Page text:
Believe it or not, all women are not ogled all the time. Being a frumpy, lumpy middle-aged woman, (I’d have to dress up as Jabba’s female counterpart, Gardulla, if I went to Comic Con) I don’t have this problem at all, so the argument can be made that I really don’t know what I’m talking about.
However, I have beautiful daughters, and as a writer I’m also a people watcher (actually, I’m sort of a Dr. Frankenstein: I stalk people and steal from them physical and personality traits that eventually get pieced together to make up my characters).
What I’ve noticed is this: some females believe that they are being watched—all the time. While this is generally a teenaged trait, even some grown women are still narcissistic enough to believe every man is obsessed with her. Even if a hapless male just glances in their direction, perhaps mistaking them for someone else, or trying to find the quickest route through the store, these females automatically label him a “perv,” while unconsciously still trying to get attention. I’ve observed this behavior enough to realize that 99% of the time, no male was actively looking at the female, but that’s not how the female sees it.
People look at each other all the time. Usually, it means nothing more than, “I don’t want to crash into you,” or “You’re blocking my view of the menu.”
But I’ve observed something else that goes back to my rant last week about feeling guilt: if women feel uncomfortable with others “seeing” them, then they’re likely not dressed appropriately. At some level, they are self-conscious; otherwise, they wouldn’t be so overly sensitive to others seeing them. (Even Carrie Fisher was very uncomfortable in her Princess Leia gold bikini get-up.)
Here’s something to consider: If you feel uncomfortable in how you’re dressed, and if you think others staring at you because of how you’re dressed, maybe you shouldn’t be dressed that way.
As I wrote last week, often we think we shouldn’t have to feel guilty about things; the same thing happens here. The women’s movement from decades ago convinced us that we should be able to dress as skankily as we want and not suffer from any consequences.
The women I know who feel uncomfortable and fear they’re being watched do so because—I suspect–deep down they feel inappropriate. Our bodies are gifts—marvelous creations of our Heavenly Father that He wants us to keep as a treasure: sacred and respected. Think about anything you truly love and admire; usually, you keep those things protected and safeguarded. You don’t go running around showing it off everywhere, because that cheapens it, sets it up to be denigrated by those who don’t appreciate it as much as you do, and also leaves it open to be stolen and abused.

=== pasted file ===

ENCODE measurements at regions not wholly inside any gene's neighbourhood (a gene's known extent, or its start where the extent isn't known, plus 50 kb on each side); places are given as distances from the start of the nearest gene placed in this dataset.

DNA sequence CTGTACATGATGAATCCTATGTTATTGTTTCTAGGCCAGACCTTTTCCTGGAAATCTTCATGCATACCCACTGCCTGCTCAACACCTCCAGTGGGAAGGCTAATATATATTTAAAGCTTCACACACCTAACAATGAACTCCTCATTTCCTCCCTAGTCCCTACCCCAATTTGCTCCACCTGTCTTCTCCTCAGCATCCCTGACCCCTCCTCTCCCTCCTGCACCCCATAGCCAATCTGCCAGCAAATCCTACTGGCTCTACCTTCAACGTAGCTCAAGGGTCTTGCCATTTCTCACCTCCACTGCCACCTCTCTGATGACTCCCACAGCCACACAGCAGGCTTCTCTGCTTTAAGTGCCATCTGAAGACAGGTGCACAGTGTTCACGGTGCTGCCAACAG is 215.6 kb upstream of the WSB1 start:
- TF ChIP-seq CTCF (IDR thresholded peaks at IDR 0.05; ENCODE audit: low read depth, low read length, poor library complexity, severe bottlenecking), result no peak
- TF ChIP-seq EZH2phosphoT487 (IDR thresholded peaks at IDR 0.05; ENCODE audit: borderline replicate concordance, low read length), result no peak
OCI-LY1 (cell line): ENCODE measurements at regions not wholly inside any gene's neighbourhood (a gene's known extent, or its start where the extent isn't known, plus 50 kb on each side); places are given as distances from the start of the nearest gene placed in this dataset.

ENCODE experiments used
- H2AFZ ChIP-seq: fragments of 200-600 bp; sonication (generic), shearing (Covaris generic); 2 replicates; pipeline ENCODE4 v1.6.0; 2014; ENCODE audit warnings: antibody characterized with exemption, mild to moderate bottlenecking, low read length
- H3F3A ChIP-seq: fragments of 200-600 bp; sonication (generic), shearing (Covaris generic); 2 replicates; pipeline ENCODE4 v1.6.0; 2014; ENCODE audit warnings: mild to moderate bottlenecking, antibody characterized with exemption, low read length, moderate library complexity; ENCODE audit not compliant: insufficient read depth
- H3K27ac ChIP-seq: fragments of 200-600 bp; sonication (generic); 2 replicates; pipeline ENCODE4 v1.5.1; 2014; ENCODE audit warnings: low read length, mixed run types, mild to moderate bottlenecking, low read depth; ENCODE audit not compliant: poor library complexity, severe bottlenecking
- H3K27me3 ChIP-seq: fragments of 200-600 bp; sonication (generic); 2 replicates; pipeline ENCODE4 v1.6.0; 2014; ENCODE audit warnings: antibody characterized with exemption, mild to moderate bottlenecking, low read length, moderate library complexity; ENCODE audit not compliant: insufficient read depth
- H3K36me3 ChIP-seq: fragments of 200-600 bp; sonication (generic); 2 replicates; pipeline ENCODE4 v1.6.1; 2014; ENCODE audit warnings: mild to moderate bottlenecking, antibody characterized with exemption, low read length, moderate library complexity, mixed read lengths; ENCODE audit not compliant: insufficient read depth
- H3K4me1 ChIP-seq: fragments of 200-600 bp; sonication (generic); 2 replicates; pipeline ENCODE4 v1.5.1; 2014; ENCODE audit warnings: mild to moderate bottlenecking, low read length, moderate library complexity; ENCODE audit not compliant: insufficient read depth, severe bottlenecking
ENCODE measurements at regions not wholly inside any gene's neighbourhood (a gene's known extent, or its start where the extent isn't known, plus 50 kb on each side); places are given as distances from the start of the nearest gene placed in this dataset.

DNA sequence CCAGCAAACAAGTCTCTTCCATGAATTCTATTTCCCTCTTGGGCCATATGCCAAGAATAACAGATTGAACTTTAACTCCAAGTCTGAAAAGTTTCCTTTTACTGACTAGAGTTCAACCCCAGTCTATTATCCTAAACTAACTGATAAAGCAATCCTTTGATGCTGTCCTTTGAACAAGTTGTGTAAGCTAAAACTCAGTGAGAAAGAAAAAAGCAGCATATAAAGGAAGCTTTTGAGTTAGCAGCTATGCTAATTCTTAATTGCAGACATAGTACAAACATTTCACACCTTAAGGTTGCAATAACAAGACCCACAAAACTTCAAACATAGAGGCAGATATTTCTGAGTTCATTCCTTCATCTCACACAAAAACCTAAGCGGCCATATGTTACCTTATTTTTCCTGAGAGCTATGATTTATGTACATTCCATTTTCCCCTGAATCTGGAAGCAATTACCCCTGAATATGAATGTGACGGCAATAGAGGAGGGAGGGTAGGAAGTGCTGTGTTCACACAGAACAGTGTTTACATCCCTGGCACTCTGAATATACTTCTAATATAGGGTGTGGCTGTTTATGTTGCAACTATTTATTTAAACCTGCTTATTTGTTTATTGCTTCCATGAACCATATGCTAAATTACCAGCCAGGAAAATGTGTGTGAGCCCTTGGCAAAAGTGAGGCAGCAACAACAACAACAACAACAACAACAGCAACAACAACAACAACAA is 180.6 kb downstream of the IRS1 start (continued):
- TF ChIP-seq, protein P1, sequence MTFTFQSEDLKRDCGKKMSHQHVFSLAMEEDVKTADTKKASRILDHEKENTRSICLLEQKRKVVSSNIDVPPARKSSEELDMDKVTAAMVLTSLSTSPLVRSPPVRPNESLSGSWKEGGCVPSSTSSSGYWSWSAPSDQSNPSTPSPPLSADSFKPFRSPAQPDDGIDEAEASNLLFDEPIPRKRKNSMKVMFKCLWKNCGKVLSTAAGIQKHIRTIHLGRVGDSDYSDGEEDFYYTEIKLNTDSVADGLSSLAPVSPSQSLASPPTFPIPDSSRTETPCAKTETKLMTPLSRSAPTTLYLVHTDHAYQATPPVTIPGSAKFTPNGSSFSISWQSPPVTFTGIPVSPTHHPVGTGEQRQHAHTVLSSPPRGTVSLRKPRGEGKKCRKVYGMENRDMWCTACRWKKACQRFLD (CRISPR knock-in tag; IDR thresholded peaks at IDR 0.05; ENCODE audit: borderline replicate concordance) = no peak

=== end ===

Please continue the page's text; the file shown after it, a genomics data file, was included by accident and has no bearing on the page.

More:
The same thing should go for our bodies. No, I’m not a prude; I have nine children, and enjoy the process of getting them. But I don’t have to show off my assets to prove that I have them, nor do I expose parts of me for . . . honestly, I really don’t know why women show off their bodies to the world at large. I don’t understand why they insist on taking something so personal, so private, so potentially marvelous, and turn it into something average, like turning gold into aluminum.
Now, let me make it perfectly clear that I am not blaming women for the abuse they may suffer by men. There is no free card for allowing rape, or groping, or not accepting “No!” as an answer. Men are solely responsible for their actions. But women—we have to admit, as uncomfortable as it may make us—sometimes, we go advertising. So we can’t claim to be surprised when someone answers those ads.
No matter what your cultural/religious/ethnic upbringing, I believe there is something inborn in every female that wants to protect her body and keep it private and sacred, to be shared with only one chosen person in the right ways and at the right times.
But every time we females shove that instinct down, and instead insist that we can—and even should—flaunt that which should be kept precious, we create a conflict within us.
That conflict is the root of our anger, of our frustration, of our guilt, and of our tears. I’ll go so far as to suggest this anger, which we so often throw at others who leer and whistle and even grope inappropriately, is misplaced anger.
Our anger, really, is with ourselves, because we cheapened ourselves first, and gave the world permission to gawk.
If we don’t want people looking, we shouldn’t go showing.
Sareen, beaming and bouncing, with her tunic still embarrassingly low, kneeled in front of Shem in obeisance.
Then he had no choice but to look down at Sareen.
Mahrree considered the angle and winced in empathy for Shem. Sareen had made sure she planted herself right where she could make the most of her exposed—
“Oh honestly, Sareen!” Mahrree murmured in exasperation. “Where’s your cloak?”
Despite the chill in the air, Sareen seemed determined to show Shem exactly what she had to offer. Not surprisingly, several soldiers had converged around Shem to share in the view.
. . . For the moment, Sareen was happy for the attention that, someday, she’d realize she didn’t really want. ~Book 2, Soldier at the Door